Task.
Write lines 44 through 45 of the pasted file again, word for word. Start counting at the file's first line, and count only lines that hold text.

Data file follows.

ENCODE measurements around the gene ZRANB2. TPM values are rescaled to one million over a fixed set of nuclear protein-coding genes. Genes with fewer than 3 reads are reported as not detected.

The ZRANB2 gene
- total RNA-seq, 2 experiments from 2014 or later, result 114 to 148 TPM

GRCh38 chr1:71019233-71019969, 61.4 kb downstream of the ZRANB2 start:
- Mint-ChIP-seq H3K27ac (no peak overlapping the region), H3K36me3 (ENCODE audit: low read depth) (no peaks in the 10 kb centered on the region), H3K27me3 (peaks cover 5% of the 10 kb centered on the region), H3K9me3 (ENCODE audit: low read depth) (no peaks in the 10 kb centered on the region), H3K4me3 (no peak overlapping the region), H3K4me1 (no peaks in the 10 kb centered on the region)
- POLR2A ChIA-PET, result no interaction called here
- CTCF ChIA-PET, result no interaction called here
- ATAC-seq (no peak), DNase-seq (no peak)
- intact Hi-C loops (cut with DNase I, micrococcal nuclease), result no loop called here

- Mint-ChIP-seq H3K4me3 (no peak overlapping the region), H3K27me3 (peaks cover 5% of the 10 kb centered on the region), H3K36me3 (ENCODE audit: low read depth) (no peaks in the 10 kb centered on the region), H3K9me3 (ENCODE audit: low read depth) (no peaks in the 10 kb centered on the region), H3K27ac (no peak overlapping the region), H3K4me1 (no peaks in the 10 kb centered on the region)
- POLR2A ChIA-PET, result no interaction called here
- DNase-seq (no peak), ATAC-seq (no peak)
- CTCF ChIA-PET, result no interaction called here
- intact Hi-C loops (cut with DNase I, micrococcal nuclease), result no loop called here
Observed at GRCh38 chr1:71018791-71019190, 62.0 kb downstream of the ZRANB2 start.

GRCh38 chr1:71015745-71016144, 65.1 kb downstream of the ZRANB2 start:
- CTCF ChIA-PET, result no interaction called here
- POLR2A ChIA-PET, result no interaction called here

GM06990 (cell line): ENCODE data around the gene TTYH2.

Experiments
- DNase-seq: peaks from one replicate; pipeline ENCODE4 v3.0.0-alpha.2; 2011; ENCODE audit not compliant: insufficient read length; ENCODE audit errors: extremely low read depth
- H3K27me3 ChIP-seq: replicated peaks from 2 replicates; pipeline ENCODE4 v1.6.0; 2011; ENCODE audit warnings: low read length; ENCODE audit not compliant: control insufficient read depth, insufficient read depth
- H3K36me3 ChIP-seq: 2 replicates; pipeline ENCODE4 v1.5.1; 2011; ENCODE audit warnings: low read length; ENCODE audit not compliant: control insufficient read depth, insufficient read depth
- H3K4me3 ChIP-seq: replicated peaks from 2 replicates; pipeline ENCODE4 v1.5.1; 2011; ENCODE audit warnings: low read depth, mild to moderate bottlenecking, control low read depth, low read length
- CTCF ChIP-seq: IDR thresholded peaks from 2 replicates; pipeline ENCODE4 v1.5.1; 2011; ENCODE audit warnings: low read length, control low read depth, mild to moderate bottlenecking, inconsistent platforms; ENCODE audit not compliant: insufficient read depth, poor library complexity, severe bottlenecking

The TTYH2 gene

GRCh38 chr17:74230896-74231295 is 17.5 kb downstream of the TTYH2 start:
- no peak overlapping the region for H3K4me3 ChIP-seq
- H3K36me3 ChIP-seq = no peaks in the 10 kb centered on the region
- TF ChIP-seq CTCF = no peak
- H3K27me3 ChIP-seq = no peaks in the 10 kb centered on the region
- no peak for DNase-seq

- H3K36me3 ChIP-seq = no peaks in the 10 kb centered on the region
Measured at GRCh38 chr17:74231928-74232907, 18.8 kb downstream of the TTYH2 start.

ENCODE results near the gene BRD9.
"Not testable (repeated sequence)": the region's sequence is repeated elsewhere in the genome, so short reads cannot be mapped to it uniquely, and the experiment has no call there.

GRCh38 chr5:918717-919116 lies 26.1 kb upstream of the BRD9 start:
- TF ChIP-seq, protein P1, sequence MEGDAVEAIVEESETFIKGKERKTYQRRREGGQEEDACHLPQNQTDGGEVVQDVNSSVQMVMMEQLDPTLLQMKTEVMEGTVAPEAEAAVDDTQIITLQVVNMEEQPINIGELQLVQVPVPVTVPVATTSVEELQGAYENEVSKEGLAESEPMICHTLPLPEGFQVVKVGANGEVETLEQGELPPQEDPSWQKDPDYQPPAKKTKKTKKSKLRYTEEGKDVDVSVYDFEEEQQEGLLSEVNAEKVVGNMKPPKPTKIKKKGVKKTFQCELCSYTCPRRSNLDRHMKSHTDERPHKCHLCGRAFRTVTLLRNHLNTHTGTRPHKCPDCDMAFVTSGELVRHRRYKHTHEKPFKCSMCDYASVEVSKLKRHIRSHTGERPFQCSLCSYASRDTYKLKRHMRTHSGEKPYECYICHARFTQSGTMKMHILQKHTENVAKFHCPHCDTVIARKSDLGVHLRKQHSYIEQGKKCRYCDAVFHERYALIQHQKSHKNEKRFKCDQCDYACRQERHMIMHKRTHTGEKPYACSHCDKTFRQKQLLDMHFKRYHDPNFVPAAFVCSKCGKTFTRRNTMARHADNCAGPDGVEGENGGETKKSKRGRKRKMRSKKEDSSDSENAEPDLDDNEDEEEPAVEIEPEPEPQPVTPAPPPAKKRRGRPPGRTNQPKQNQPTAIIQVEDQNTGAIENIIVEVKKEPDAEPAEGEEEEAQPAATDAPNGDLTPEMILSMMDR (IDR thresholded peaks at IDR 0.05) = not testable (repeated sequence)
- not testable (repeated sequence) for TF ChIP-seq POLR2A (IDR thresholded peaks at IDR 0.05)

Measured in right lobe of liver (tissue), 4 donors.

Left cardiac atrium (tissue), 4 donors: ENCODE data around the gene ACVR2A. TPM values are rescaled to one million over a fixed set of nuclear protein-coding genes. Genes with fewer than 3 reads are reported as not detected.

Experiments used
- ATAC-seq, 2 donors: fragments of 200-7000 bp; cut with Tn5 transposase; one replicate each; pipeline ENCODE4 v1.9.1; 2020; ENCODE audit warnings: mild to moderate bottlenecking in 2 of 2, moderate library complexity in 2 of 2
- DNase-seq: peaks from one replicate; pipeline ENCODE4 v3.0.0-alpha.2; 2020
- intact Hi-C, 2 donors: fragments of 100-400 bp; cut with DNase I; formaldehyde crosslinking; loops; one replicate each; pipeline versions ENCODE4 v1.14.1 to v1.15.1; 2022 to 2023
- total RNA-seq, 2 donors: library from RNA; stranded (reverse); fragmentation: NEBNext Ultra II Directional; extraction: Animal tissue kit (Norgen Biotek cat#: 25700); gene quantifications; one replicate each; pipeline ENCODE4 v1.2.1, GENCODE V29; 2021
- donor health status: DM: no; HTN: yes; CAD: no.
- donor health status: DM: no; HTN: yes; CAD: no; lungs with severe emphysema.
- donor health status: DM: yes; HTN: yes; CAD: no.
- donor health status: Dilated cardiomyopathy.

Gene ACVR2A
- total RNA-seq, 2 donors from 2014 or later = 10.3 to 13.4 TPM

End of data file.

- DNase-seq: peaks from one replicate; pipeline ENCODE4 v3.0.0-alpha.2; 2020
- intact Hi-C, 2 donors: fragments of 100-400 bp; cut with DNase I; formaldehyde crosslinking; loops; one replicate each; pipeline versions ENCODE4 v1.14.1 to v1.15.1; 2022 to 2023